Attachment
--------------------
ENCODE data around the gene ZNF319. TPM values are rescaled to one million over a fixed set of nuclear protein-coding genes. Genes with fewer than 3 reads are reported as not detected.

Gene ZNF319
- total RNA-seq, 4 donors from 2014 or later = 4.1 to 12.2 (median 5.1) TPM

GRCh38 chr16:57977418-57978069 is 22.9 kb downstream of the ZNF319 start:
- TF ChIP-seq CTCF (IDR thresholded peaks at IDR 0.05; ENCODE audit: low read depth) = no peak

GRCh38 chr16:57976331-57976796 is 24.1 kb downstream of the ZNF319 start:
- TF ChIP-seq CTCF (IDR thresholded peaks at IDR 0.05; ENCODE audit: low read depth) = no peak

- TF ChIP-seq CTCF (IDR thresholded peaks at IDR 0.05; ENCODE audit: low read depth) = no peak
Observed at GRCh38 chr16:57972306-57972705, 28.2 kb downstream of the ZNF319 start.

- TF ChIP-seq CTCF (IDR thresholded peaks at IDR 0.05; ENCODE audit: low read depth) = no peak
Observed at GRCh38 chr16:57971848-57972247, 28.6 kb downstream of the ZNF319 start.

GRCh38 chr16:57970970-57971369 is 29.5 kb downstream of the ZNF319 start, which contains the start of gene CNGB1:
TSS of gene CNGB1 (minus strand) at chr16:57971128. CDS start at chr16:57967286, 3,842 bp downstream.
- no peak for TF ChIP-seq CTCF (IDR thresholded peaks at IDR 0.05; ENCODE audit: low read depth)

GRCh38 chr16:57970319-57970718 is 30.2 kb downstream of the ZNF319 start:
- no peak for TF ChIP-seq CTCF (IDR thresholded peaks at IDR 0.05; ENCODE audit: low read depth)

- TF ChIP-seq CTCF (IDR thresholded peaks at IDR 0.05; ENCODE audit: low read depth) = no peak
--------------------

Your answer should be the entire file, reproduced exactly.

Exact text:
ENCODE data around the gene ZNF319. TPM values are rescaled to one million over a fixed set of nuclear protein-coding genes. Genes with fewer than 3 reads are reported as not detected.

Gene ZNF319
- total RNA-seq, 4 donors from 2014 or later = 4.1 to 12.2 (median 5.1) TPM

GRCh38 chr16:57977418-57978069 is 22.9 kb downstream of the ZNF319 start:
- TF ChIP-seq CTCF (IDR thresholded peaks at IDR 0.05; ENCODE audit: low read depth) = no peak

GRCh38 chr16:57976331-57976796 is 24.1 kb downstream of the ZNF319 start:
- TF ChIP-seq CTCF (IDR thresholded peaks at IDR 0.05; ENCODE audit: low read depth) = no peak

- TF ChIP-seq CTCF (IDR thresholded peaks at IDR 0.05; ENCODE audit: low read depth) = no peak
Observed at GRCh38 chr16:57972306-57972705, 28.2 kb downstream of the ZNF319 start.

- TF ChIP-seq CTCF (IDR thresholded peaks at IDR 0.05; ENCODE audit: low read depth) = no peak
Observed at GRCh38 chr16:57971848-57972247, 28.6 kb downstream of the ZNF319 start.

GRCh38 chr16:57970970-57971369 is 29.5 kb downstream of the ZNF319 start, which contains the start of gene CNGB1:
TSS of gene CNGB1 (minus strand) at chr16:57971128. CDS start at chr16:57967286, 3,842 bp downstream.
- no peak for TF ChIP-seq CTCF (IDR thresholded peaks at IDR 0.05; ENCODE audit: low read depth)

GRCh38 chr16:57970319-57970718 is 30.2 kb downstream of the ZNF319 start:
- no peak for TF ChIP-seq CTCF (IDR thresholded peaks at IDR 0.05; ENCODE audit: low read depth)

- TF ChIP-seq CTCF (IDR thresholded peaks at IDR 0.05; ENCODE audit: low read depth) = no peak